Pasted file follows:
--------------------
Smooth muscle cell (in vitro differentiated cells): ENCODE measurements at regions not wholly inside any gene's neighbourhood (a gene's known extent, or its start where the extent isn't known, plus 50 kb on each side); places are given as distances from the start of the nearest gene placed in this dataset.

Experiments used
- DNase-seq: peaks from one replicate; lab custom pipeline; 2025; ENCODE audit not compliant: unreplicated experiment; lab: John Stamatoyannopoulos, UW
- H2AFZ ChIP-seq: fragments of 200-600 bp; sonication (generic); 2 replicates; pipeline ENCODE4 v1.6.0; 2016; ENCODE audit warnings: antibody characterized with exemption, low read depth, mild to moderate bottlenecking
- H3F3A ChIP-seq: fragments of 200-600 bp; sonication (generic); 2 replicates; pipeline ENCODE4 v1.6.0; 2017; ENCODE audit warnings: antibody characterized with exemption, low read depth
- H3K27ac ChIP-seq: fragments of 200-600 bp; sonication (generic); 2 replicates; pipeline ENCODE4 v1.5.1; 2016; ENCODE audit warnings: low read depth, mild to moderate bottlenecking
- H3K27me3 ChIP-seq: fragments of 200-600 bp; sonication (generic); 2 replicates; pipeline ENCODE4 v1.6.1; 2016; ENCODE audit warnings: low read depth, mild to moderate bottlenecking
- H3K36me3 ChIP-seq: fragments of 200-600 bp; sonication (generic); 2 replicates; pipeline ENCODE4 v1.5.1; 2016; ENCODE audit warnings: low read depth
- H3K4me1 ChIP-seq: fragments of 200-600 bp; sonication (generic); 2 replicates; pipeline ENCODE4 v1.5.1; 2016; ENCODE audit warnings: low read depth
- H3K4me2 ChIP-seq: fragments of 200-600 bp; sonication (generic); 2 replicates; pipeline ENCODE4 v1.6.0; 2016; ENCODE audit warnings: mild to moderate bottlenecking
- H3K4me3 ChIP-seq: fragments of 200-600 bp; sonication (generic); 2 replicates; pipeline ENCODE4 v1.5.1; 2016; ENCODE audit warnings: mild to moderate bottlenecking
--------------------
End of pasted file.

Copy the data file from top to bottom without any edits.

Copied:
Smooth muscle cell (in vitro differentiated cells): ENCODE measurements at regions not wholly inside any gene's neighbourhood (a gene's known extent, or its start where the extent isn't known, plus 50 kb on each side); places are given as distances from the start of the nearest gene placed in this dataset.

Experiments used
- DNase-seq: peaks from one replicate; lab custom pipeline; 2025; ENCODE audit not compliant: unreplicated experiment; lab: John Stamatoyannopoulos, UW
- H2AFZ ChIP-seq: fragments of 200-600 bp; sonication (generic); 2 replicates; pipeline ENCODE4 v1.6.0; 2016; ENCODE audit warnings: antibody characterized with exemption, low read depth, mild to moderate bottlenecking
- H3F3A ChIP-seq: fragments of 200-600 bp; sonication (generic); 2 replicates; pipeline ENCODE4 v1.6.0; 2017; ENCODE audit warnings: antibody characterized with exemption, low read depth
- H3K27ac ChIP-seq: fragments of 200-600 bp; sonication (generic); 2 replicates; pipeline ENCODE4 v1.5.1; 2016; ENCODE audit warnings: low read depth, mild to moderate bottlenecking
- H3K27me3 ChIP-seq: fragments of 200-600 bp; sonication (generic); 2 replicates; pipeline ENCODE4 v1.6.1; 2016; ENCODE audit warnings: low read depth, mild to moderate bottlenecking
- H3K36me3 ChIP-seq: fragments of 200-600 bp; sonication (generic); 2 replicates; pipeline ENCODE4 v1.5.1; 2016; ENCODE audit warnings: low read depth
- H3K4me1 ChIP-seq: fragments of 200-600 bp; sonication (generic); 2 replicates; pipeline ENCODE4 v1.5.1; 2016; ENCODE audit warnings: low read depth
- H3K4me2 ChIP-seq: fragments of 200-600 bp; sonication (generic); 2 replicates; pipeline ENCODE4 v1.6.0; 2016; ENCODE audit warnings: mild to moderate bottlenecking
- H3K4me3 ChIP-seq: fragments of 200-600 bp; sonication (generic); 2 replicates; pipeline ENCODE4 v1.5.1; 2016; ENCODE audit warnings: mild to moderate bottlenecking